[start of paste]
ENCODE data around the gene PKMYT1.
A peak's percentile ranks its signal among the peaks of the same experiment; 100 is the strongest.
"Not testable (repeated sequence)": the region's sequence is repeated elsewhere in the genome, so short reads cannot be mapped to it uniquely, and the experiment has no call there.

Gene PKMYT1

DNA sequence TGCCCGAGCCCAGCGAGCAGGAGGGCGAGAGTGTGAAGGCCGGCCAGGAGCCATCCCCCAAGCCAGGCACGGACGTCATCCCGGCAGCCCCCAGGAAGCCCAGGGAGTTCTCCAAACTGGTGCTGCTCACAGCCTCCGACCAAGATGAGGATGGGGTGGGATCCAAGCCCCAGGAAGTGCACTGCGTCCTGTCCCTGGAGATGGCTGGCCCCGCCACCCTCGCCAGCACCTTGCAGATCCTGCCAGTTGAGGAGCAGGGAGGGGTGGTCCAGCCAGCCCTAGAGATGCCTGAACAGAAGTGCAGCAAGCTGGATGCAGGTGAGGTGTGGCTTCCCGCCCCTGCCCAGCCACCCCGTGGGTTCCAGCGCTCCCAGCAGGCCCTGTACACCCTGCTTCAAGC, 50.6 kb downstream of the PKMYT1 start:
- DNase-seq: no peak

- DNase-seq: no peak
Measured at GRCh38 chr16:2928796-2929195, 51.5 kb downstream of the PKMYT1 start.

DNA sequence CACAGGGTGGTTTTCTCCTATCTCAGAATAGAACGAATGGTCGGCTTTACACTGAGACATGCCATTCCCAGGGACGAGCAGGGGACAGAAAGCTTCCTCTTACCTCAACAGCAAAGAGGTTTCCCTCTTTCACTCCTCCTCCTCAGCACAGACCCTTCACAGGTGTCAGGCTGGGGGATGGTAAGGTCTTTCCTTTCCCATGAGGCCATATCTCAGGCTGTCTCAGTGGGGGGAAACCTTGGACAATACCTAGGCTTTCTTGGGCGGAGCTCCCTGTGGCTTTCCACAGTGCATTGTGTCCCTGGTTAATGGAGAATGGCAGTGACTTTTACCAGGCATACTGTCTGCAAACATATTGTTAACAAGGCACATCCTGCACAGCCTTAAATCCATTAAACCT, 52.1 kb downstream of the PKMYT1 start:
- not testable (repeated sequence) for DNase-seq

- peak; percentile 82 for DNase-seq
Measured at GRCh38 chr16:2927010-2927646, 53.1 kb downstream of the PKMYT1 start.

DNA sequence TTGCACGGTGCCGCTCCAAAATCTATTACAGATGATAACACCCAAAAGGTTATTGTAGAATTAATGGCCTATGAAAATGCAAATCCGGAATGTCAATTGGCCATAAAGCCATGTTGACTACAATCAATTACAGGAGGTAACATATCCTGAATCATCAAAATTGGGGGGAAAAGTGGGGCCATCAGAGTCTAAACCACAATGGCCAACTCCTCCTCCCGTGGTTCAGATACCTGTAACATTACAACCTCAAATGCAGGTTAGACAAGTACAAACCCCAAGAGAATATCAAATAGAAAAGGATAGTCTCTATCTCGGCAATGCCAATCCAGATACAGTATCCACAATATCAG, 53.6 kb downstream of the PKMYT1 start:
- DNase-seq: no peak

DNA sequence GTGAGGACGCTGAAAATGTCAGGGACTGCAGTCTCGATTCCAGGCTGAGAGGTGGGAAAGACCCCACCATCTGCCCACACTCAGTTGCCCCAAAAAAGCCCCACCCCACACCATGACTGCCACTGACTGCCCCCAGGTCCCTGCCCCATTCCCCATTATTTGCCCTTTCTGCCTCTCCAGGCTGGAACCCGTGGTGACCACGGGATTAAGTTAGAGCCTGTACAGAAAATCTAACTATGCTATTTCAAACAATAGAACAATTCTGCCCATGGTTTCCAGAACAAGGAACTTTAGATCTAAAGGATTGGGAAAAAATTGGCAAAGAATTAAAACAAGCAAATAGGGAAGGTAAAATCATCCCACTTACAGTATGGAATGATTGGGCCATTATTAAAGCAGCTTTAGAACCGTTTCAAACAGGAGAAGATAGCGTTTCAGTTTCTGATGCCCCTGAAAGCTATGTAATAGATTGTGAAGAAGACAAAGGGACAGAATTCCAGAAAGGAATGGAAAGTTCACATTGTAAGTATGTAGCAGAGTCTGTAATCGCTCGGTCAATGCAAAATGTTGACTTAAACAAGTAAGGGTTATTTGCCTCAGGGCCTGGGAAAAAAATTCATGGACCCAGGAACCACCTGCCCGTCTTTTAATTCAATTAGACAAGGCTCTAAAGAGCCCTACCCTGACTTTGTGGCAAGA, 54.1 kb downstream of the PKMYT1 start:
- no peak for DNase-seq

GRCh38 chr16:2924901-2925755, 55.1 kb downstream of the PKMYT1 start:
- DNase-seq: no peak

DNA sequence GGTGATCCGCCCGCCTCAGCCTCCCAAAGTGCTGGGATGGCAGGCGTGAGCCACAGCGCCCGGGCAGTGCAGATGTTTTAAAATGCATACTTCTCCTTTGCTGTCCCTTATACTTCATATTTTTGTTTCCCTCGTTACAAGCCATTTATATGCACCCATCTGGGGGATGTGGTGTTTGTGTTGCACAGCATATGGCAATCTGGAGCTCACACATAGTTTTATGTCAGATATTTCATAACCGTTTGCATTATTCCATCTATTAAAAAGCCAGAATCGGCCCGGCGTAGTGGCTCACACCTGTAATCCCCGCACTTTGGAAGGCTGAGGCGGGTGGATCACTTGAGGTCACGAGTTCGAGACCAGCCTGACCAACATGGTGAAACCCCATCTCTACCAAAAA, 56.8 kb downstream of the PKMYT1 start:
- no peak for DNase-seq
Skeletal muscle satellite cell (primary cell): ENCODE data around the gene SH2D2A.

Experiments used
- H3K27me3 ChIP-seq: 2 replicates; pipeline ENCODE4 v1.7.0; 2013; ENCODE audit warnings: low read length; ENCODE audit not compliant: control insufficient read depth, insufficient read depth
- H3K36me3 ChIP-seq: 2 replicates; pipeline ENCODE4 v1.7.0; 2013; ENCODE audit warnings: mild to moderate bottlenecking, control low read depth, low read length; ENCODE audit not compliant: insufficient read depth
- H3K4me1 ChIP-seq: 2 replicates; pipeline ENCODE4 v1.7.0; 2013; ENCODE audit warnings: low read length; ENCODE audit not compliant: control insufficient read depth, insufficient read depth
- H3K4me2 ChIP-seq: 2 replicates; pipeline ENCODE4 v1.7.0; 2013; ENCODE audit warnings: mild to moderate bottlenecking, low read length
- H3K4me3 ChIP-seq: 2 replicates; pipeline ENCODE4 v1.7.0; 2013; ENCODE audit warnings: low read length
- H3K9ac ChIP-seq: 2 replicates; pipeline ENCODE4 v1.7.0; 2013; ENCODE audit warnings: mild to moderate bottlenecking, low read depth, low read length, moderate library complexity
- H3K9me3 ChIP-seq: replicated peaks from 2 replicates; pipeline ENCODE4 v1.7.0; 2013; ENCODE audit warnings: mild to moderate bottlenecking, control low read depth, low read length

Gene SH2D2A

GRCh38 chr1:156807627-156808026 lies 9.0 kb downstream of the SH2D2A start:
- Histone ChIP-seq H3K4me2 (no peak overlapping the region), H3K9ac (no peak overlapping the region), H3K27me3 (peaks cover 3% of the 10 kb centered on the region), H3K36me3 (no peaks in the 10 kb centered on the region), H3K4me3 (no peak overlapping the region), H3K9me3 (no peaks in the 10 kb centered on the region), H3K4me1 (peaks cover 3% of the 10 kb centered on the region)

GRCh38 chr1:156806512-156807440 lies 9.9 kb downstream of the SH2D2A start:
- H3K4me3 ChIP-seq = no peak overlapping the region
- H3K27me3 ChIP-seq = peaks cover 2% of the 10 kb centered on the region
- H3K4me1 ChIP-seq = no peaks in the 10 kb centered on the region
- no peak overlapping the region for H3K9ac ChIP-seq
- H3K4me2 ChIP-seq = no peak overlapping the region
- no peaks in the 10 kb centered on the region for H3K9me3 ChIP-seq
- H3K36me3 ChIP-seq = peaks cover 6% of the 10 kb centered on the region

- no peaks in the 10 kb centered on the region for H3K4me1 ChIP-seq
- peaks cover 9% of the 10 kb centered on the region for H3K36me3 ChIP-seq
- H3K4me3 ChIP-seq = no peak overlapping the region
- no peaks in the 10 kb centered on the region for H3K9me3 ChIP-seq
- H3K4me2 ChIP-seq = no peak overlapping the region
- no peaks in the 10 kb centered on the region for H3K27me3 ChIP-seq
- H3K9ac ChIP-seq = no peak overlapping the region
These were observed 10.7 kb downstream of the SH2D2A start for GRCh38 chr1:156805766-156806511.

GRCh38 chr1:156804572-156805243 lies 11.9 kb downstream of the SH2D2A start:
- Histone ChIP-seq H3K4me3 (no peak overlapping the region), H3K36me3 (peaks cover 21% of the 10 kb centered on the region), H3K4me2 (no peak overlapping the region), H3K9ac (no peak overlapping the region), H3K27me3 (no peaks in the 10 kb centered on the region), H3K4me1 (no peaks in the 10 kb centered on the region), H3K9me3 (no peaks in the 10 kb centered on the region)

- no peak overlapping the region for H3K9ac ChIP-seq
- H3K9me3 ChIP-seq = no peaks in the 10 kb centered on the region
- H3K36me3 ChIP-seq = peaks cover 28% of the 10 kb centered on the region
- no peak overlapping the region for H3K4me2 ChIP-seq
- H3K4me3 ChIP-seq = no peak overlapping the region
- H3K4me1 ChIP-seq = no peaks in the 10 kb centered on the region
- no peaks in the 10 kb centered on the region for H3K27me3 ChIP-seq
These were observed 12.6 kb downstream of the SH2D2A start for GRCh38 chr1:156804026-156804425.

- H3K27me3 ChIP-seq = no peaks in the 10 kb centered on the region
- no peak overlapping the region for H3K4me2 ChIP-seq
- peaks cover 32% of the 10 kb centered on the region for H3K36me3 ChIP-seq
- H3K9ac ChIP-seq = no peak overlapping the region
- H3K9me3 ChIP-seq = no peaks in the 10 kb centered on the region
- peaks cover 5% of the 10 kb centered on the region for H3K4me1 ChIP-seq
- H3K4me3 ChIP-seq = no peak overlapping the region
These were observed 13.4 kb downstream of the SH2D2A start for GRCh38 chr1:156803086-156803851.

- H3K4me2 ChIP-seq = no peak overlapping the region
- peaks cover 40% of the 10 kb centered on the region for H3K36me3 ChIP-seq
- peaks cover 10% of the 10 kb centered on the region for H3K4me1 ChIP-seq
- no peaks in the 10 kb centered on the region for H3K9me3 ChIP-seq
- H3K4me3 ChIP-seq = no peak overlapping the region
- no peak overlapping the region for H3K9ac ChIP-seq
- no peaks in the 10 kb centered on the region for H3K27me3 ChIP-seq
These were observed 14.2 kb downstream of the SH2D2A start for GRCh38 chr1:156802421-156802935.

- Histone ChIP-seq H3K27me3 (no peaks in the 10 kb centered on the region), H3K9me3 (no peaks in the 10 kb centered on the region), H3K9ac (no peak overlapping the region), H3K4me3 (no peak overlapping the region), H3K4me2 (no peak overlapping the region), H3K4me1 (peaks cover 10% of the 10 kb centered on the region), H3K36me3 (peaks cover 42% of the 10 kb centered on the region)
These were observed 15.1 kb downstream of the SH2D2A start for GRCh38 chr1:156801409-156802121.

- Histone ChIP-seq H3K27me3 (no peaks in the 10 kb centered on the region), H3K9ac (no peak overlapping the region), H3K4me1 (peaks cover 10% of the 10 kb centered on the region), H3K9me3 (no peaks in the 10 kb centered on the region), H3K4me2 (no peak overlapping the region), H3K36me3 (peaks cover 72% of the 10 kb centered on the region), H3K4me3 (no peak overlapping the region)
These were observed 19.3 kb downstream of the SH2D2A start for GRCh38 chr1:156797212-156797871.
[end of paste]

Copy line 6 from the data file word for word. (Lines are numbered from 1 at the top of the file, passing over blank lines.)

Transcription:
- DNase-seq: no peak